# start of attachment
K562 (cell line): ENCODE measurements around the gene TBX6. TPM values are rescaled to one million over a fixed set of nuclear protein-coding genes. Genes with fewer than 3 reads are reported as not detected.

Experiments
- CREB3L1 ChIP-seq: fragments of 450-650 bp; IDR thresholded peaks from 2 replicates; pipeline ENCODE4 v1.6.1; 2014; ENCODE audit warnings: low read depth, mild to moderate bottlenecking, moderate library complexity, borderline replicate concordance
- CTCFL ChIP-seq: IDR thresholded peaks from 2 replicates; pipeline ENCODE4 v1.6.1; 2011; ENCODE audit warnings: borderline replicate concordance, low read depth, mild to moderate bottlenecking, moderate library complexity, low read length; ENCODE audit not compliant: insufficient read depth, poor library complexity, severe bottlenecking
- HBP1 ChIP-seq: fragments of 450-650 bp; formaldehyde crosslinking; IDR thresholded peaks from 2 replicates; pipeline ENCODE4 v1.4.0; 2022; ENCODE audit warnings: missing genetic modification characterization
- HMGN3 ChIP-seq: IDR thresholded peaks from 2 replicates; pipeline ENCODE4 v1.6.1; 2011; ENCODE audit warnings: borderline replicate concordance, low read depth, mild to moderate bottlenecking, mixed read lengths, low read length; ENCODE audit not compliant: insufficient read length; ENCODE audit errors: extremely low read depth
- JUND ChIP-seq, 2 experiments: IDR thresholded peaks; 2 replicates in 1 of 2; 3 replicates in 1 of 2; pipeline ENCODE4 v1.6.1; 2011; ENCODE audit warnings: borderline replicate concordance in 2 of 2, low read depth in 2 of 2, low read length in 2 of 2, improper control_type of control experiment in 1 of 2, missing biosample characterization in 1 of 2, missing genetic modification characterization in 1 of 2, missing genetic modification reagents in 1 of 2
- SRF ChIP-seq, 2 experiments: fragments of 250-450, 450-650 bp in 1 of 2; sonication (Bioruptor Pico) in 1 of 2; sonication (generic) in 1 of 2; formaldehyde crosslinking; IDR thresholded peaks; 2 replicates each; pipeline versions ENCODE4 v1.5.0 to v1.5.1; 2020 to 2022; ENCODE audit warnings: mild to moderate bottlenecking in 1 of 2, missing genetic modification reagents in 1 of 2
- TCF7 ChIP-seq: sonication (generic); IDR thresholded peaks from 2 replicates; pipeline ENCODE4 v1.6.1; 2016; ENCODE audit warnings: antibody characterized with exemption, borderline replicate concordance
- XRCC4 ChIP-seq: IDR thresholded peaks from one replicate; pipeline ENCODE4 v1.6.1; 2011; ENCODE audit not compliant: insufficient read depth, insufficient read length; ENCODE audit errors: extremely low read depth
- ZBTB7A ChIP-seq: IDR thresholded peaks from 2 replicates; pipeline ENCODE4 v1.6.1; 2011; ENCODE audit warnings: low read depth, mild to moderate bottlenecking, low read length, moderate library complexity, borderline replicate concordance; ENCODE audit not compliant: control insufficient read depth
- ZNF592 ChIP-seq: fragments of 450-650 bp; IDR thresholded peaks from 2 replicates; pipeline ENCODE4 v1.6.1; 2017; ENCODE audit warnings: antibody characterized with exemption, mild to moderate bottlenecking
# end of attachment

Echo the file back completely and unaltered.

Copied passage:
K562 (cell line): ENCODE measurements around the gene TBX6. TPM values are rescaled to one million over a fixed set of nuclear protein-coding genes. Genes with fewer than 3 reads are reported as not detected.

Experiments
- CREB3L1 ChIP-seq: fragments of 450-650 bp; IDR thresholded peaks from 2 replicates; pipeline ENCODE4 v1.6.1; 2014; ENCODE audit warnings: low read depth, mild to moderate bottlenecking, moderate library complexity, borderline replicate concordance
- CTCFL ChIP-seq: IDR thresholded peaks from 2 replicates; pipeline ENCODE4 v1.6.1; 2011; ENCODE audit warnings: borderline replicate concordance, low read depth, mild to moderate bottlenecking, moderate library complexity, low read length; ENCODE audit not compliant: insufficient read depth, poor library complexity, severe bottlenecking
- HBP1 ChIP-seq: fragments of 450-650 bp; formaldehyde crosslinking; IDR thresholded peaks from 2 replicates; pipeline ENCODE4 v1.4.0; 2022; ENCODE audit warnings: missing genetic modification characterization
- HMGN3 ChIP-seq: IDR thresholded peaks from 2 replicates; pipeline ENCODE4 v1.6.1; 2011; ENCODE audit warnings: borderline replicate concordance, low read depth, mild to moderate bottlenecking, mixed read lengths, low read length; ENCODE audit not compliant: insufficient read length; ENCODE audit errors: extremely low read depth
- JUND ChIP-seq, 2 experiments: IDR thresholded peaks; 2 replicates in 1 of 2; 3 replicates in 1 of 2; pipeline ENCODE4 v1.6.1; 2011; ENCODE audit warnings: borderline replicate concordance in 2 of 2, low read depth in 2 of 2, low read length in 2 of 2, improper control_type of control experiment in 1 of 2, missing biosample characterization in 1 of 2, missing genetic modification characterization in 1 of 2, missing genetic modification reagents in 1 of 2
- SRF ChIP-seq, 2 experiments: fragments of 250-450, 450-650 bp in 1 of 2; sonication (Bioruptor Pico) in 1 of 2; sonication (generic) in 1 of 2; formaldehyde crosslinking; IDR thresholded peaks; 2 replicates each; pipeline versions ENCODE4 v1.5.0 to v1.5.1; 2020 to 2022; ENCODE audit warnings: mild to moderate bottlenecking in 1 of 2, missing genetic modification reagents in 1 of 2
- TCF7 ChIP-seq: sonication (generic); IDR thresholded peaks from 2 replicates; pipeline ENCODE4 v1.6.1; 2016; ENCODE audit warnings: antibody characterized with exemption, borderline replicate concordance
- XRCC4 ChIP-seq: IDR thresholded peaks from one replicate; pipeline ENCODE4 v1.6.1; 2011; ENCODE audit not compliant: insufficient read depth, insufficient read length; ENCODE audit errors: extremely low read depth
- ZBTB7A ChIP-seq: IDR thresholded peaks from 2 replicates; pipeline ENCODE4 v1.6.1; 2011; ENCODE audit warnings: low read depth, mild to moderate bottlenecking, low read length, moderate library complexity, borderline replicate concordance; ENCODE audit not compliant: control insufficient read depth
- ZNF592 ChIP-seq: fragments of 450-650 bp; IDR thresholded peaks from 2 replicates; pipeline ENCODE4 v1.6.1; 2017; ENCODE audit warnings: antibody characterized with exemption, mild to moderate bottlenecking